The woman wants to lose weight a lot of it. And she knows that no matter what kind of diet or even surgery she has, she'll have to find and stick with a good exercise program.

"I'm shy - and embarrassed about my size," she said. "I don't want my name used in a newspaper article. So you can bet I don't want to go to an exercise class where a bunch of size-6 women are working out."If your image of aerobics classes is that of lean people straining and strutting to maintain their lithe forms and you don't think you'd fit in, Corine Cyphers says she has the exercise program for you.

"A lot of women want to exercise but won't go into a fitness institute because they feel so self-conscious," she said.

Cyphers runs a "plus-size" exercise program Mondays, Wednesdays and Fridays at the YWCA, 322 E. Broadway, at 7 p.m. It's a low-impact aerobics class that was designed for people who have undergone gastric bypass surgery. But everyone is welcome.

"I want people who come to class to feel comfortable and build up their self-esteem," she said. "I want them to feel better about themselves. And once they start exercising regularly for 30 days, I guarantee they will feel better."

Mike Pearson, 40, agrees. The day he went in for gastric bypass surgery, he weighed 402 pounds.

In the last three months, he has lost more than 100 pounds, but he has a way to go before he reaches his goal of a lean 225 pounds on his 6-foot-1 frame. He showed up for the class two weeks ago because "my stomach's getting flabby from the weight loss, and I'm hoping to tone it up."

Pearson also walks about a mile a day and rides a bike occasionally.

At 40, excessive weight has plagued him on and off for decades. He's tried all the diets he could find. And some of them worked, for a while.

"I've been a yo-yo," he said. "I'd lose weight, but when I put it back on I put on a little more each time. When fen-phen (a combination diet drug that was pulled by the FDA last year) went off the market, I had lost 70 pounds, but I put back on 90."

That yo-yo process is one Cyphers, 45, knows well. At her heaviest, she said she weighed 387. And like Pearson, she tried a variety of diets to lose the weight. She did manage to get down to 279, then decided she needed to try gastric bypass surgery. In four months, she's lost 87 pounds, and if she can lose another 50 she'll be very happy, she said.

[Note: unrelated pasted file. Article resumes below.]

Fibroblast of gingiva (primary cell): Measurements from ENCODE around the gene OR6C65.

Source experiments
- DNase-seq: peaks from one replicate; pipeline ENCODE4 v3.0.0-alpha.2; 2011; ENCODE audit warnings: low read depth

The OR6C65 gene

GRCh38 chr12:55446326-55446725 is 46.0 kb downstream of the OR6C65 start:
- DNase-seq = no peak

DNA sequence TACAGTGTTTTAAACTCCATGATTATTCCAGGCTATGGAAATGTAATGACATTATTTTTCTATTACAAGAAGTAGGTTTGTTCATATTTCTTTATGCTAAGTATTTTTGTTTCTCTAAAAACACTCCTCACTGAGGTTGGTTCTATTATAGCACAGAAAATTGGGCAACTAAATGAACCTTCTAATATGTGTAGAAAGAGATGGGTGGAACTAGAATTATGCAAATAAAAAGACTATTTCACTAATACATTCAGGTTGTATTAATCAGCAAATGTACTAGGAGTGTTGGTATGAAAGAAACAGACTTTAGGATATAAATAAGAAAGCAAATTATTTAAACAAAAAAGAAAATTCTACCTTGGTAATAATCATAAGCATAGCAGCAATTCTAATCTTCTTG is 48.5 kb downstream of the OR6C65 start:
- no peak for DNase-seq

Several years ago she was part of a "large women's aerobics class' in Modesto, Calif. In that class, she "got healthy, but I didn't lose weight." Now she's determined to help people get healthy again, and more than 90 percent of those who have had a gastric bypass will lose weight if they follow their post-operative diets and exercise, the experts agree.

The class is "low-key," Pearson said. People are allowed to exercise at their own paces.

Cyphers said situps are not part of the class, because they are harder to do for larger people and put "a lot of strain on the lower back and shoulders." She's "very protective of the knees, too. Very little jumping, with emphasis instead on walking and dancing.

The music changes day to day: western, disco, '50s. Participants choose their own page. If they can do high-impact aerobics, she said, "Great." But no one's forcing them. The class does a lot of stretching and arm exercises. They can also share their experiences with surgery and weight-loss.

The class is also ideal, she said, for people who have health problems and want to exercise but are not comfortable in a regular class.

Cost for the class is $48, plus a yearlong $25 membership to the YWCA, which includes access to other programs. Cyphers said that limited scholarships are available for those who can't afford the class. For more information, call 474-0473.

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Additional Information

More information about the class

Cost for the class is $48, plus a yearlong $25 membership to the YWCA, which includes access to other programs. Cyphers said that limited scholarships are available for those who can't afford the class. For more information, call 474-0473.